The festive season is a welcome diversion in the depths of winter, but it can leave you with a financial hangover that lasts well into the new year. A fairly frugal celebration can still mount up, and if you get carried away by the spirit of the season, you can easily spend way over your initial budget, putting yourself in a tricky financial situation. Now we are well into the new year, have you been brave enough to calculate the final bill of your festive expenses? Or are you hoping your battered finances will sort themselves out if you carry on as you are?
You probably already know this, but hoping for the best and avoiding doing the sums isn’t the way to go, and could end up costing you even more. Far better to grab the bull by the horns and see exactly where you stand. You never know, it might not be as bad as you fear; and if it is, then the only way to improve your situation is to muster the facts and take the actions required to resolve any problems.
Assessing your financial situation
If you use a personal budgeting spreadsheet, get your figures up to date, and you’ll soon see how any Christmas expenses have affected your forecast. If your budget is well-planned, you’ll have set aside a certain amount for Christmas, for example, and it’s worthwhile comparing what you budgeted with what you spent so you can update for next December. If you don’t have a personal budget – which is a valuable tool that you would do well to start using – reconcile your bank statements, credit card bills, and other expenditure to get an accurate picture of your current funds and debts.
Taking action to improve your financial situation
This is where a personal budget can be so helpful because it gives you a quick way to see how well you’ll recover from any bout of overspending or unexpected expenditure. If you have a modest amount of credit card debt, you could see how much extra you’d need to allow each month to pay it off, and work out where you need to economise if necessary. Credit card debts can soon spiral when the interest is added, so if you aren’t going to be able to pay the cards off and avoid large interest payments, have a look at balance transfers to see if you could save money and buy yourself more time by juggling your debts between zero interest accounts. It may cost a fee or percentage to switch, so work out which options represent the lowest overall cost before making any decisions.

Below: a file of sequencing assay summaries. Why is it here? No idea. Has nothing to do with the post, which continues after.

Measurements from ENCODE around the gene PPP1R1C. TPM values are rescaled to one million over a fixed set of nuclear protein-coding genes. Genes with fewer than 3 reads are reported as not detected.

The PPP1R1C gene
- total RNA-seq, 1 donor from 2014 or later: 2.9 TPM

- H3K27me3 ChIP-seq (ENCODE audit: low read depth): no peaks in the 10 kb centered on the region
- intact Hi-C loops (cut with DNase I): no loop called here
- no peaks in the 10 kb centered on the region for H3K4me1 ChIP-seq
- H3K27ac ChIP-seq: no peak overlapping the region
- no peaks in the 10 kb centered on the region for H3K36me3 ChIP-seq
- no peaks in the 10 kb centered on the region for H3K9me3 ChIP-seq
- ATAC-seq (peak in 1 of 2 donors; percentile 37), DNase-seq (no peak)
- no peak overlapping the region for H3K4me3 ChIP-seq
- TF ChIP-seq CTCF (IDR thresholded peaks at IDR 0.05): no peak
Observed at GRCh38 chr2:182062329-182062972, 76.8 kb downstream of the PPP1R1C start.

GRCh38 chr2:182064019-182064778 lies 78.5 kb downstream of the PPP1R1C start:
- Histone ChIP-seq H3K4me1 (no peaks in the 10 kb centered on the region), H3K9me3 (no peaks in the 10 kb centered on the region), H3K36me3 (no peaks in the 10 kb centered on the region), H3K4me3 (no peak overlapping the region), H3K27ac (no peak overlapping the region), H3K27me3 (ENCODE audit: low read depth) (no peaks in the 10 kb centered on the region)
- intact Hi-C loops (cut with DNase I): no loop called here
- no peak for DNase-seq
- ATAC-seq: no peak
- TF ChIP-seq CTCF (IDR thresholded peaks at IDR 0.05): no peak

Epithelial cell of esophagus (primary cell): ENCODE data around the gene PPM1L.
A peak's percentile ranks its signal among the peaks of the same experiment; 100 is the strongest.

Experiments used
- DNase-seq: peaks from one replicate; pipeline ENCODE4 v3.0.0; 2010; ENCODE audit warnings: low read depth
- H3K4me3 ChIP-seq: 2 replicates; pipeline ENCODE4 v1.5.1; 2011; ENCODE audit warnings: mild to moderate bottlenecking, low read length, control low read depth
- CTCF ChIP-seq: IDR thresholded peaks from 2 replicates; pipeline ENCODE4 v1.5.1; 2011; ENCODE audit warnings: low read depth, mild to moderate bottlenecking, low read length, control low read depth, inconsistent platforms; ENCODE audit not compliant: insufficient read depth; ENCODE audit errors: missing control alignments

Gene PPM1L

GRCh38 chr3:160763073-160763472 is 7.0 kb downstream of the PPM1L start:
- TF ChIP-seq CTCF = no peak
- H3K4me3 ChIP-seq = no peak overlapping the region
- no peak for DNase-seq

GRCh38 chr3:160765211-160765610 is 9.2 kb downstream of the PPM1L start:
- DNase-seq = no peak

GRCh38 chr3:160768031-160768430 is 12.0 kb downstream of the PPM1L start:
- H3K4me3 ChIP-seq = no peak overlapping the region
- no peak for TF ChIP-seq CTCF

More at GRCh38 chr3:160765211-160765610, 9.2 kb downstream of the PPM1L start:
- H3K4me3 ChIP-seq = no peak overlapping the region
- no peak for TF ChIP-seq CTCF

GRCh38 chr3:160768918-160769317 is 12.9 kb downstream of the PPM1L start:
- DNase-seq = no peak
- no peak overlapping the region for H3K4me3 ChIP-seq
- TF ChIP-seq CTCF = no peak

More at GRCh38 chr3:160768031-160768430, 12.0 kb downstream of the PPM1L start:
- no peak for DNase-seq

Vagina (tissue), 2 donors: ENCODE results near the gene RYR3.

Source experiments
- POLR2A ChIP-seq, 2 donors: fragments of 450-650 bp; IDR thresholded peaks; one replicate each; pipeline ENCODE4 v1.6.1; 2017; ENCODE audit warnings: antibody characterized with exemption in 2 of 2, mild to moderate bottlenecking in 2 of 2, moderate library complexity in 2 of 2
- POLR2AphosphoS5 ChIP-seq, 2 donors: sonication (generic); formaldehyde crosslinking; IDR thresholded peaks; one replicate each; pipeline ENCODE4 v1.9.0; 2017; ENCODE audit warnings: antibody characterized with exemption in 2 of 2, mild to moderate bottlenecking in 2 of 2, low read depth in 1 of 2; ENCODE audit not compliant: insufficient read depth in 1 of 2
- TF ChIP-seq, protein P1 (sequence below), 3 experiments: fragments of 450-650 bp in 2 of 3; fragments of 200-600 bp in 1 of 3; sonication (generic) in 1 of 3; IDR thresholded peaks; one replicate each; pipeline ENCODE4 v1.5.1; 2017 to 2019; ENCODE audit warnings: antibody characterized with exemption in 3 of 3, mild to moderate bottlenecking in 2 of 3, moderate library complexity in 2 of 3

If you’re concerned about being able to repay what you owe, you could consider a consolidating loan that gathers all your debts into one, reducing your monthly repayments and giving you some breathing space. Be careful if you choose this option, and make sure the loan repayments aren’t being charged at high interest, otherwise, you won’t be any better off.
What Is a Credit Reporting Agency and Why Should You Care?
Credit reporting agencies are definitely something you should care about, because the information they hold about you could have a significant impact on your ability to get credit, including loans and mortgages, and may affect other critical areas of your life, such as being able to rent a place to live. The agencies gather data about your spending and financial management, recording the amount of debt you have plus any missed payments or other indicators that you may have problems repaying debts.
Every time you apply for any form of credit or an agreement with a financial component, the organisation with whom you’re transacting will do a check with a credit reporting agency before reaching a decision as to whether to lend to you, and if they do, what rates of interest or other special provisions should be applied. Therefore, you need to keep on top of your debts and manage your credit facilities effectively to avoid any repercussions down the line.
The most important action you can take is to find out what state your finances are in. Once you know, you can either breathe a sigh of relief, or be able to look at the best ways of managing any debt you’ve accrued and pay it off before it gets any worse. It’s always better to have the information, and take steps to resolve any problems, so if you’ve been avoiding the issue, don’t leave it any longer or you could still be paying off debts well into the year.